“The response from those who attended was tremendous . . .great band and a great presentation.”
-Brent Campbell, Brandon Jazz Festival
(Wonderful) a warm and spirited CD . . . The ballads are sung with stylish charm and warmth, and the up-tempo numbers bounce along in mainly bopish arrangements.
“A labour of love covering most of jazz’s bases, from swing, Latin and bebop through fusion and blues”
“SheBOP is illuminating and great fun”
“these players are really paying service to the composers and tunes in their original historical light, not for their subsequent pop-culture associations”
-The Edmonton Journal
Hockey Night In Canada Theme, Dolores Claman, 1968
Dolores Claman is a Vancouver-born composer who received her graduate training at the world-famous Julliard School in New York City. Among her Vancouver accomplishments was the score for Theatre Under The Stars’ first ever original musical—Timber! She was one of the first women to break into the field of “industrial” composing, building a career as a successful writer of scores for advertising, television, film, and theatre. In 1967 she wrote A Place to Stand (Ontari-ari-ario) for the Oscar-winning film of the same name, commissioned by the Ontario government. The next year, Dolores wrote the theme for Hockey Night In Canada, a tune that has become both a genre classic and an in delible part of the Canadian sonic landscape. More than thirty years after its debut, Hockey Night In Canada remains one of the best-selling tunes in print, recently beating out both ‘N Sync and the Back Street Boys in the catalogue of Canada’s leading distributor of sheet music. Her daughter, Madeleine Morris, is a well regarded Vancouver singer-songwriter.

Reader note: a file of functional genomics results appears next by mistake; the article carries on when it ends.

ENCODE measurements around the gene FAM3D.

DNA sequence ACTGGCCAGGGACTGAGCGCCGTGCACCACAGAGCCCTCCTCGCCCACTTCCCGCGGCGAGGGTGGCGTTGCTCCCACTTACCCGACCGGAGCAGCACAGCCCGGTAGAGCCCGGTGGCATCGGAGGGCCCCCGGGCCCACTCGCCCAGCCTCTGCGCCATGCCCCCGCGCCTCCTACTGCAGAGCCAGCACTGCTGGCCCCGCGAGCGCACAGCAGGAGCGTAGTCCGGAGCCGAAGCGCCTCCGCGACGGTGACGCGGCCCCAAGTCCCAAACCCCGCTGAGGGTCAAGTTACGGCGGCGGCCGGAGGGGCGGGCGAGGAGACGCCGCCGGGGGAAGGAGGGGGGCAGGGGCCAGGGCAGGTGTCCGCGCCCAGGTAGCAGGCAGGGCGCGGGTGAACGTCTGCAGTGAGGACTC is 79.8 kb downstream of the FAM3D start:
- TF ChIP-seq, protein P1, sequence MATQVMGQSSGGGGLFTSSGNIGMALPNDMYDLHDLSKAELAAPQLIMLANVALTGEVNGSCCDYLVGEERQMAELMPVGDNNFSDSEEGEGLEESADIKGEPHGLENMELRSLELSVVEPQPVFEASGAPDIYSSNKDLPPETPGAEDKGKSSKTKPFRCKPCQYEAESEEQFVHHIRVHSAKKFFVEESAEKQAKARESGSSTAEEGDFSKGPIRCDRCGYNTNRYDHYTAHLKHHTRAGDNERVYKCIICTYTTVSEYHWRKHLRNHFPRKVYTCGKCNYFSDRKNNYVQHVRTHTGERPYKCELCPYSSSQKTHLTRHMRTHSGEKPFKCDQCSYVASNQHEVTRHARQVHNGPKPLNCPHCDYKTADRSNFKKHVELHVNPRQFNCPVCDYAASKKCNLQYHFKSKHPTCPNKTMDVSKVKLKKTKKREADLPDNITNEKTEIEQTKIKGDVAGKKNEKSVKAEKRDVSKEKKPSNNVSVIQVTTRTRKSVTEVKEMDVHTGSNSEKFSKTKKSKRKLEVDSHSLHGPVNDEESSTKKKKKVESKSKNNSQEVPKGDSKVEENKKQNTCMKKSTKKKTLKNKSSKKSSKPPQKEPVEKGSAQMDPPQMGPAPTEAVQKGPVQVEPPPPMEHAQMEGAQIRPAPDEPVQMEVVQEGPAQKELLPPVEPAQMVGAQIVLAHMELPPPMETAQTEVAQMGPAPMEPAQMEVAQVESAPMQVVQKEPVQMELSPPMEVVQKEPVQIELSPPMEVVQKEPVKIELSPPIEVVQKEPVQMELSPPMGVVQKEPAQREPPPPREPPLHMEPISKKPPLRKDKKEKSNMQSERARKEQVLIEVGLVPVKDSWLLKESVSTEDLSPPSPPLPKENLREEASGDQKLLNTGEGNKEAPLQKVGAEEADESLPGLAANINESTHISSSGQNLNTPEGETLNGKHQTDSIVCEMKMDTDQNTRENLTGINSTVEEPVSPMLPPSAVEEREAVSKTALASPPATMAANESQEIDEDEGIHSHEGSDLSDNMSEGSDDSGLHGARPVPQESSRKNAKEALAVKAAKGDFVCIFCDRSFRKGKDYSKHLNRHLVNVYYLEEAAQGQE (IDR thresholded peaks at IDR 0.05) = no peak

If You Only Knew, Vera Guilaroff, 1921
Born in London, England in 1902, Vera Guilaroff moved to Montréal when she was a young girl. She studied piano with her sister Olga, who became a renowned teacher, and at the age of 14 began her own career accompanying silent films at the Regent Theatre. Vera studied music at the McGill Conservatory, and collaborated with Willie Eckstein, the Montréal born rag time piano star. Best known as an interpreter, Vera also com posed a number of instrumentals and songs both on her own and with Eckstein. Married to drummer Harry Raginsky, she toured widely, performing on the BBC in England during the Second World War and across the US. She recorded three 78’s for the Apex label, including the Maple Leaf Rag. She returned to Montreal and lived there until her death in 1976.
Les Policemen, La Bolduc, 1932
Mary-Rose-Anne Travers remains one of the best-loved Quebec popular chanson artists of the twentieth century. Singer, song-writer, violin and harmonica virtuoso, she was born in Newport in the Gaspé in 1894. At 13 she moved to Montréal, paying for her fare by playing the violin on the main street of Newport. Working as a domestic in Montréal, she met plumber Edouard Bolduc, and in 1917 they married. Poverty forced her to perform music again, first as a violinist, and then as a singer. Her first recordings of her own songs were hits, selling 12,000 copies within the first months of their release. Her songs were reflections of real life, and as such won her a wide and passionate following among ordinary people. Her career lasted little more than a decade. In 1941 she died tragically young, at 46. She is seen as the founder of the chansonnier movement that transformed music in Québec, paving the way for artists like Felix Leclerc and Gilles Vigneault. A number of books about her life and music, and reissues of her songs have been produced. Les Policemen is a tongue-in-cheek ditty about the various attributes of men in uniform.
I’ll Never Smile Again, Ruth Lowe, 1939